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Pope Benedict Visit to the United Nations
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Friday, 25 April 2008
Pope Benedict at the UN10 April 2008 - This week’s briefing was held on the occasion of Pope Benedict XVI’s visit to the United Nations, on 18 April 2008. The briefing focused on the significance of His Holiness’ visit and its impact on present global issues. This event was the first in the Focus on Faith series, during which the panelists shared their insights into the topic and underlined the links between the principles of the United Nations and – in this case – the Catholic Church. The speakers included: H.E. Archbishop Celestino Migliore, Apostolic Nuncio, Permanent Observer of the Holy See to the United Nations; Sister Dorothy Farley, Executive Director, International Catholic Organizations/ Information Center at the United Nations; and Mr. Peter Steinfels, Co-Director, Fordham University Center on Religion and Culture.

H.E. Archbishop Celestino Migliore began by outlining the previous three Papal visits to the United Nations: in 1965, by Pope Paul VI on the occasion of the 20th anniversary of the United Nations; in 1979, by Pope John Paul II, who came again in 1995, on the occasion of the 50th anniversary of the United Nations. The Archbishop drew a parallel between the roles of both the United Nations and the Vatican as moral leaders. He said that during his visit, the Pope, was expected to talk about peace. Due to time constraints, he was not likely to speak about any particular world crises, but will recognize the value of human life. The Archbishop stressed the importance to respect human dignity and identify human rights as non-negotiable and un-deniable all over the world. He said that human dignity should be the common denominator tying together all cultures of the world. The Archbishop recognized the anticipation of Pope Benedict XVI’s visit and the message he will deliver. The priority of the Holy See was to create dialogue between people of different cultures and therefore interactions between world leaders with different religious beliefs were of utmost importance.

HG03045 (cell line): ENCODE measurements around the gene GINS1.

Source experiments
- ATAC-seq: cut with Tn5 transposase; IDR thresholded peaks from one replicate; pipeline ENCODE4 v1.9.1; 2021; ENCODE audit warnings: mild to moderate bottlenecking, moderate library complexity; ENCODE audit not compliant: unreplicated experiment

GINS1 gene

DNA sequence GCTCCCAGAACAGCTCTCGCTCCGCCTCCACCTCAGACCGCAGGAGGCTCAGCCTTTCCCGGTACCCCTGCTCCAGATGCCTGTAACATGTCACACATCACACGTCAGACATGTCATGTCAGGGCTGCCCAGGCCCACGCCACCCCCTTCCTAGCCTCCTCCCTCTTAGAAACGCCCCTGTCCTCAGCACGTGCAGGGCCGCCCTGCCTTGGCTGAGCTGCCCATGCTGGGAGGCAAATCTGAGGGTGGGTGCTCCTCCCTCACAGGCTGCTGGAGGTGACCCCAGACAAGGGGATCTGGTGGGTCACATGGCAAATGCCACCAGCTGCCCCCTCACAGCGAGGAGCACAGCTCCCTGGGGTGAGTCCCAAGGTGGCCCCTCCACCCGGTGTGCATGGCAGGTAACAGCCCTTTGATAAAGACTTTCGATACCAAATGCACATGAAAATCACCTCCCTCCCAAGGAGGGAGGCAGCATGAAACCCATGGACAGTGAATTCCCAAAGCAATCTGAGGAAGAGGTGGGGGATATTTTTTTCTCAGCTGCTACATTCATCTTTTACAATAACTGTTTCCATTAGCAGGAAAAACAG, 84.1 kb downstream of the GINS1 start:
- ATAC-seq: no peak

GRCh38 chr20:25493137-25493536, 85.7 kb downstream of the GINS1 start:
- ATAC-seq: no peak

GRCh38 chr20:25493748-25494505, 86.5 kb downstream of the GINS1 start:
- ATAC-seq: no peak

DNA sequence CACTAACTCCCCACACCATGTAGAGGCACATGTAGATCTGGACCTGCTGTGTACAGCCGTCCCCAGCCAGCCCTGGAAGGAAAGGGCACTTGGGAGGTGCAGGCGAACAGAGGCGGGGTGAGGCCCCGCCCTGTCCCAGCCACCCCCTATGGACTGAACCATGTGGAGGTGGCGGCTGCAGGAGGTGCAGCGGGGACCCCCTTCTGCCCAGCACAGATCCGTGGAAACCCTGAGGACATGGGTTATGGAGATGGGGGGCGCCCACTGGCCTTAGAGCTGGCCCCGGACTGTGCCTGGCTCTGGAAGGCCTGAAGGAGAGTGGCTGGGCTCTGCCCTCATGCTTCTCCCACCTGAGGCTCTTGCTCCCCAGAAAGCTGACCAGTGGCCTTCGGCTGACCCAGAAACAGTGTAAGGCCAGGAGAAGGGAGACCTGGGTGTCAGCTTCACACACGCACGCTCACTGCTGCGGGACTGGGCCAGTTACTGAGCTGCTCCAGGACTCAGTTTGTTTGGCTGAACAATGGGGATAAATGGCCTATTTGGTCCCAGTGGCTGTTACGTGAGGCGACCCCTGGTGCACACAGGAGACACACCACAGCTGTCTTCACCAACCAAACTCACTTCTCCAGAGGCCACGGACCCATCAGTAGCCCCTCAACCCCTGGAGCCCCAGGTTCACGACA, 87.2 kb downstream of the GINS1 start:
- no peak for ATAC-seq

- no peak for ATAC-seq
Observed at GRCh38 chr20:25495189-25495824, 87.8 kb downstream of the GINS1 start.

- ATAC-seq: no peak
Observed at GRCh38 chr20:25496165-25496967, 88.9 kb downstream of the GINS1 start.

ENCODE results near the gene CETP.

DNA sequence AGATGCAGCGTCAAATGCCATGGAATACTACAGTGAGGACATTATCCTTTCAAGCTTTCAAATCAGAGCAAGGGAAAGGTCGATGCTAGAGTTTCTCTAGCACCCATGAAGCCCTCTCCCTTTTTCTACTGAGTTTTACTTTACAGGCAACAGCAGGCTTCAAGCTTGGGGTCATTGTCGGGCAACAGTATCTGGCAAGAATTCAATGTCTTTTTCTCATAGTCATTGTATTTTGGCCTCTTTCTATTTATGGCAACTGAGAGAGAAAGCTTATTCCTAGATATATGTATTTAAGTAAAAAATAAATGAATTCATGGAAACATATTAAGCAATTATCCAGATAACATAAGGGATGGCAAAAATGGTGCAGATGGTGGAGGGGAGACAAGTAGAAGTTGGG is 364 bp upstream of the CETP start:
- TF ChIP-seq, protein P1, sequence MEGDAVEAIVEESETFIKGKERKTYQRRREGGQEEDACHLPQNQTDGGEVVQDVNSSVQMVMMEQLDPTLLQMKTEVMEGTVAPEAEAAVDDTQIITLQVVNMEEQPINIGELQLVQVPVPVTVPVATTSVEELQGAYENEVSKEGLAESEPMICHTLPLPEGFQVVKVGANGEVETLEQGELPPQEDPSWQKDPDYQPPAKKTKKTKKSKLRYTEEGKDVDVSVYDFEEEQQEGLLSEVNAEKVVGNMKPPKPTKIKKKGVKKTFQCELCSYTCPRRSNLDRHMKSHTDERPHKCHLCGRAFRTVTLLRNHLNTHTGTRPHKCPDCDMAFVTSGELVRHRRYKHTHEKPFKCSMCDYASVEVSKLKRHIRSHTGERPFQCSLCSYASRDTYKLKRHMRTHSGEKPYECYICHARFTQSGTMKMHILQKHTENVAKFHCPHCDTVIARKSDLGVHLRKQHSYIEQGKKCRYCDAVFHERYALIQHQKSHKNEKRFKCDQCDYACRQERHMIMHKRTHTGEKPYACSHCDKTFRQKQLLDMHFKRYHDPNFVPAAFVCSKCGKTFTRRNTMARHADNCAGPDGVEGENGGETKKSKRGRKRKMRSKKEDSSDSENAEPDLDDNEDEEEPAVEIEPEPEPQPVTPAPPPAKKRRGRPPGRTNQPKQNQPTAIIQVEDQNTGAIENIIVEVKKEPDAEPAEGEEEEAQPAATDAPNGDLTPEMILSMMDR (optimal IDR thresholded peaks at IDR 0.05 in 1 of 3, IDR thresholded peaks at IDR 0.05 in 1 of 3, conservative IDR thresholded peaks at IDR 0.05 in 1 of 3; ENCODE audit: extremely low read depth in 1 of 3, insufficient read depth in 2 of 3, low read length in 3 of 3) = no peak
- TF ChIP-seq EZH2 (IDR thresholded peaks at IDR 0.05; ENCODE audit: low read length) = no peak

foodpickup.jpg Mr. Peter Steinfels offered his perspective on Catholic identity. He began by analyzing Catholicism in the United States. He noted that 75 percent of Americans had a favourable view of Pope Benedict XVI and most Americans were eager to learn more. According to some public opinion polls 3 out of 10 Americans did not know enough about Pope Benedict XVI to comment. Only two thirds of Americans who were born and raised Catholic still identified themselves with the religion. However, the number of Catholics continues to grow in the United States due to the influx of Catholic immigrants. Mr. Steinfels felt that the Pope’s visit would be an introduction to the United States and would promote the understanding that the Catholic Church was global. He suspected the Pope would not get involved with local American politics Mr. Steinfels concluded by discussing the decrease of Catholic priests worldwide. He wondered whether this was a crisis of faith or a crisis of institution.